It’s a bittersweet feeling sitting down to write this review, not even ten minutes removed from the credits having finished rolling. 18 years have gone by since the journey of Ryo Hazuki and the revenge he seeks for his father’s murder by a man named Lan Di was left on an ultimate cliffhanger in a cave outside of Bailu Village. Thankfully, Shenmue III recreates the ending moments of the second game not only to refresh fans of the series on what transpired all those years ago, but as a way to seamlessly transition into our third time out with Ryo. We’re a long way away from Yokosuka, Japan, and while that may be so, we aren’t as far as it seems as what we have here is a beautiful and faithful rendition of the Shenmue experience fans of the franchise have been desperately waiting for.
|Game Provided By Deep Silver for the Purpose of This Review|
|Available On||PC, PS4|
|Reviewed On||PlayStation 4 Pro|
|Release Date||November 19, 2019|
|Time Spent Playing||42 Hours|
Yu Suzuki is a man that I have the utmost respect and admiration for. Never giving up on his passion to see the Shenmue saga completed, he sat and waited for the right time to strike in terms of bringing the next chapter into the market. Thanks to crowdfunding platforms such as Kickstarter, Suzuki was able to launch a successful campaign, one he holds a Guinness World Record for, thanks to the folks at PlayStation which allowed him the stage space to introduce the project at E3 2015. Four years later, we finally have the completed game, but the story of Shenmue is far from being over.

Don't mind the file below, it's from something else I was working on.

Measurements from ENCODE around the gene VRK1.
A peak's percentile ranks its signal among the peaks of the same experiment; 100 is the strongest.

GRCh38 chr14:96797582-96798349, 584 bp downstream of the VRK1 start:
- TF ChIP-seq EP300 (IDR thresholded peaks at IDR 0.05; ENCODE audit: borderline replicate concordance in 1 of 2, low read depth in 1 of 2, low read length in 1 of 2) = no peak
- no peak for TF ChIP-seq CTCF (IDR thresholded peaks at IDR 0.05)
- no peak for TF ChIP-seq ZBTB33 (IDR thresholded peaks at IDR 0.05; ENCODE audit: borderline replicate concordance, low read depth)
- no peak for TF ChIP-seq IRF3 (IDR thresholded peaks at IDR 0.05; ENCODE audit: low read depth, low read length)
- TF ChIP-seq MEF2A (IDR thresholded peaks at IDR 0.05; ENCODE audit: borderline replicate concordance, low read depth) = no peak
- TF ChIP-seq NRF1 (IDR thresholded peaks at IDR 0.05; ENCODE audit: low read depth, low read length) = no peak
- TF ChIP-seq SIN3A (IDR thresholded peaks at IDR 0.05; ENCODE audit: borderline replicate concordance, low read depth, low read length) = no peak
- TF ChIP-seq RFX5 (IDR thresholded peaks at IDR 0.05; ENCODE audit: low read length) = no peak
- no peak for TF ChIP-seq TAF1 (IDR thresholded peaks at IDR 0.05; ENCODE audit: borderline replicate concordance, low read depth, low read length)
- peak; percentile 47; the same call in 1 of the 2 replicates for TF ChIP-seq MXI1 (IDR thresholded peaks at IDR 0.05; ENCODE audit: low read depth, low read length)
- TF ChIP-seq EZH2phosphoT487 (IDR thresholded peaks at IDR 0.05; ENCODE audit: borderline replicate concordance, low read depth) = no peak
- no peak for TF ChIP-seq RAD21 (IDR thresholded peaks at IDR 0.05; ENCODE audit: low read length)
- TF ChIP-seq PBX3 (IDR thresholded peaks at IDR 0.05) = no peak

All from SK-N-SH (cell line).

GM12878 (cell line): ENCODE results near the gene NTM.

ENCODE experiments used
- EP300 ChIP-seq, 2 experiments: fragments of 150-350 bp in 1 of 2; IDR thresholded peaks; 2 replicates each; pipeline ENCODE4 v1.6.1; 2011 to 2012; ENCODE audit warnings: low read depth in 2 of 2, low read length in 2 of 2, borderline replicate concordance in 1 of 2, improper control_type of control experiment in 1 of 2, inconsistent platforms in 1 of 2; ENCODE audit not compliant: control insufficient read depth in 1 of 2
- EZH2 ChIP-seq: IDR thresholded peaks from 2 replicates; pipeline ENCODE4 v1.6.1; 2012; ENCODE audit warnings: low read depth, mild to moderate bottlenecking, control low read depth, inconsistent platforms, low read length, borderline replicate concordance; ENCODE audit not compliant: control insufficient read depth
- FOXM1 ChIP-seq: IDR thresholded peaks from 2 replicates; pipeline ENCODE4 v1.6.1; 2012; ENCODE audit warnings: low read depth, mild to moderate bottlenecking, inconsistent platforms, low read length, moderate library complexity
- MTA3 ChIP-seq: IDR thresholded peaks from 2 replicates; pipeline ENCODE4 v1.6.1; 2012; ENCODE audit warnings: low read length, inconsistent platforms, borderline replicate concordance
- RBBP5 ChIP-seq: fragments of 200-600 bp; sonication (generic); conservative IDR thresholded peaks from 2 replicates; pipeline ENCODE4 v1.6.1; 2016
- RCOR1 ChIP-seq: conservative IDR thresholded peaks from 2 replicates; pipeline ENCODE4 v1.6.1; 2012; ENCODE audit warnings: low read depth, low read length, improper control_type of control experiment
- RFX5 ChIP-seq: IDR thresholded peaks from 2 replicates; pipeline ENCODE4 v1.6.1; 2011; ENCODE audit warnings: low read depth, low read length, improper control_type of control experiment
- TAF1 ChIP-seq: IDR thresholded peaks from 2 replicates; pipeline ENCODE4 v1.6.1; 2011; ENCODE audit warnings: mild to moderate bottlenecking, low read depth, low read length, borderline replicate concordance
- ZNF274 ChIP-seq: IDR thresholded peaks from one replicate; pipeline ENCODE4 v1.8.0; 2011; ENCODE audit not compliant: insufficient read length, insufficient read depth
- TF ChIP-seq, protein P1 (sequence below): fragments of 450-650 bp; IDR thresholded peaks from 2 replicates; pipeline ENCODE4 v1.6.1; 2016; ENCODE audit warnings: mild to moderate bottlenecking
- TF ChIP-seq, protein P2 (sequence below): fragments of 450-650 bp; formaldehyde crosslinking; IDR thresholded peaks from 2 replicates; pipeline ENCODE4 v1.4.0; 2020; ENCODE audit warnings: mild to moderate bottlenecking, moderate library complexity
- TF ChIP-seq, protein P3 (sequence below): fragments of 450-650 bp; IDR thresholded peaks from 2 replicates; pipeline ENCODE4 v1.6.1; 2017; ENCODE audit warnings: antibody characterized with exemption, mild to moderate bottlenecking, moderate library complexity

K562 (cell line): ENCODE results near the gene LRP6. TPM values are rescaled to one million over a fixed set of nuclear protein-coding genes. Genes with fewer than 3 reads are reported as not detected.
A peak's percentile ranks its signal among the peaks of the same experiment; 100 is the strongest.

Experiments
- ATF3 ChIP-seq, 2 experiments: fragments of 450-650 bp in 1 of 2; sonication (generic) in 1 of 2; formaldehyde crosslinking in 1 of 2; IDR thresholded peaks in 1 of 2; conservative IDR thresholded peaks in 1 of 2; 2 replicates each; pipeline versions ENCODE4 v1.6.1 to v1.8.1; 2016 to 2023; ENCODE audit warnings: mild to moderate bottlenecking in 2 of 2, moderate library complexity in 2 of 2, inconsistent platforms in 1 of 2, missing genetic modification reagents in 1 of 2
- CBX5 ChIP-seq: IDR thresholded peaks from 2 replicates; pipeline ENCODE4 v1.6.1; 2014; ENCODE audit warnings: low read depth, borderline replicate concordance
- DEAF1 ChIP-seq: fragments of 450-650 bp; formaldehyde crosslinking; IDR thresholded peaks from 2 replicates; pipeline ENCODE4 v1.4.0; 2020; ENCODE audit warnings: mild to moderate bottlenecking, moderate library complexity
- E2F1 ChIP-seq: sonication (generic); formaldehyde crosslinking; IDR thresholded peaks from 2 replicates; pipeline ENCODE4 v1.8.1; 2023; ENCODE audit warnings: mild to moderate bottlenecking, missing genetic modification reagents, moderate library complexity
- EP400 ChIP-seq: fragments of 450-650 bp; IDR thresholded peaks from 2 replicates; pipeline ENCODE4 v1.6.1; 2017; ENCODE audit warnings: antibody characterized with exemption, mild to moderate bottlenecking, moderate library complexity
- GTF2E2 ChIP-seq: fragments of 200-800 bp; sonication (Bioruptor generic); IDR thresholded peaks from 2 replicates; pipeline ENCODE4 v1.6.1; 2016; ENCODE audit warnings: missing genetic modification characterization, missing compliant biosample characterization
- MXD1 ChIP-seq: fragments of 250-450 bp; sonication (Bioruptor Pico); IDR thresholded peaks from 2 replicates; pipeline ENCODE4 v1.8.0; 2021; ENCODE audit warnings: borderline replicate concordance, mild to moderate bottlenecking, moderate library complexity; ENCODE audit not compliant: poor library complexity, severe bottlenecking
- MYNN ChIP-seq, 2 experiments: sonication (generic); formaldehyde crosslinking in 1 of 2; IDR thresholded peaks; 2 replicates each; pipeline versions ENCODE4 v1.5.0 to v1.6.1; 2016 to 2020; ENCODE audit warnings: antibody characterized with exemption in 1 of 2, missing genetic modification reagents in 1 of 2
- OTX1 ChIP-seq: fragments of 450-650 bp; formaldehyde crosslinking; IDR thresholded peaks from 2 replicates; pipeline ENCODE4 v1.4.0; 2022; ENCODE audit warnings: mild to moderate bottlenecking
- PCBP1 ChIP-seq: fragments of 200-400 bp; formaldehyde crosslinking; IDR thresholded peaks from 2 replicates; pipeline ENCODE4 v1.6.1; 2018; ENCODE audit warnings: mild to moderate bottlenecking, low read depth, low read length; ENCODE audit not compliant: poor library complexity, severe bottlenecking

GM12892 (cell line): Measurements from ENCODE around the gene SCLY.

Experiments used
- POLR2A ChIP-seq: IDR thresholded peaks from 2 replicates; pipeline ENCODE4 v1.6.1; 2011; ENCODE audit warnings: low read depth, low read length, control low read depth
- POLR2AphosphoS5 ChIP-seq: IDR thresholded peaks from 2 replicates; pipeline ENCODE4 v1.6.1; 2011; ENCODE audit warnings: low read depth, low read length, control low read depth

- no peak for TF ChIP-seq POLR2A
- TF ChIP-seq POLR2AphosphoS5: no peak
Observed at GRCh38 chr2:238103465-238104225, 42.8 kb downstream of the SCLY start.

Shenmue III brings the story to Guilin, China, in a small remote village known as Bailu Village. Here, Ryo finally crosses paths with Shenhua Ling, a mysterious girl that we’d seen glimpses of in the first Shenmue, and then actually got to briefly meet at the conclusion of Shenmue II. “From a distant land in the East… from across the sea, he shall appear. He does not know of the strength hidden within him. The strength that would destroy him. The strength that would fulfill his wishes. When he is ready, he shall seek me out. And we shall brave together the rocky path. I shall wait. This encounter has been my destiny since ancient times. A dragon shall emerge from the earth, and dark clouds shall obscure the heavens. A phoenix shall descend from above. Its wings will create a purple wind. In the midst of the pitch-black night… a morning star shall glisten, alone.”
This poem that Shenhua recites several times throughout the story of Shenmue gives me chills every single time she says it, which itself is enough to showcase the effect Shenmue as a whole has had not only on my gaming choices and the types of experiences I enjoy playing through, but on my life as a whole in a much deeper way. Every so often, an experience, a song, a poem, anything really… it touches a person’s soul and is able to leave an impression that lasts a lifetime, and if possible, is something we’d take with us into the afterlife.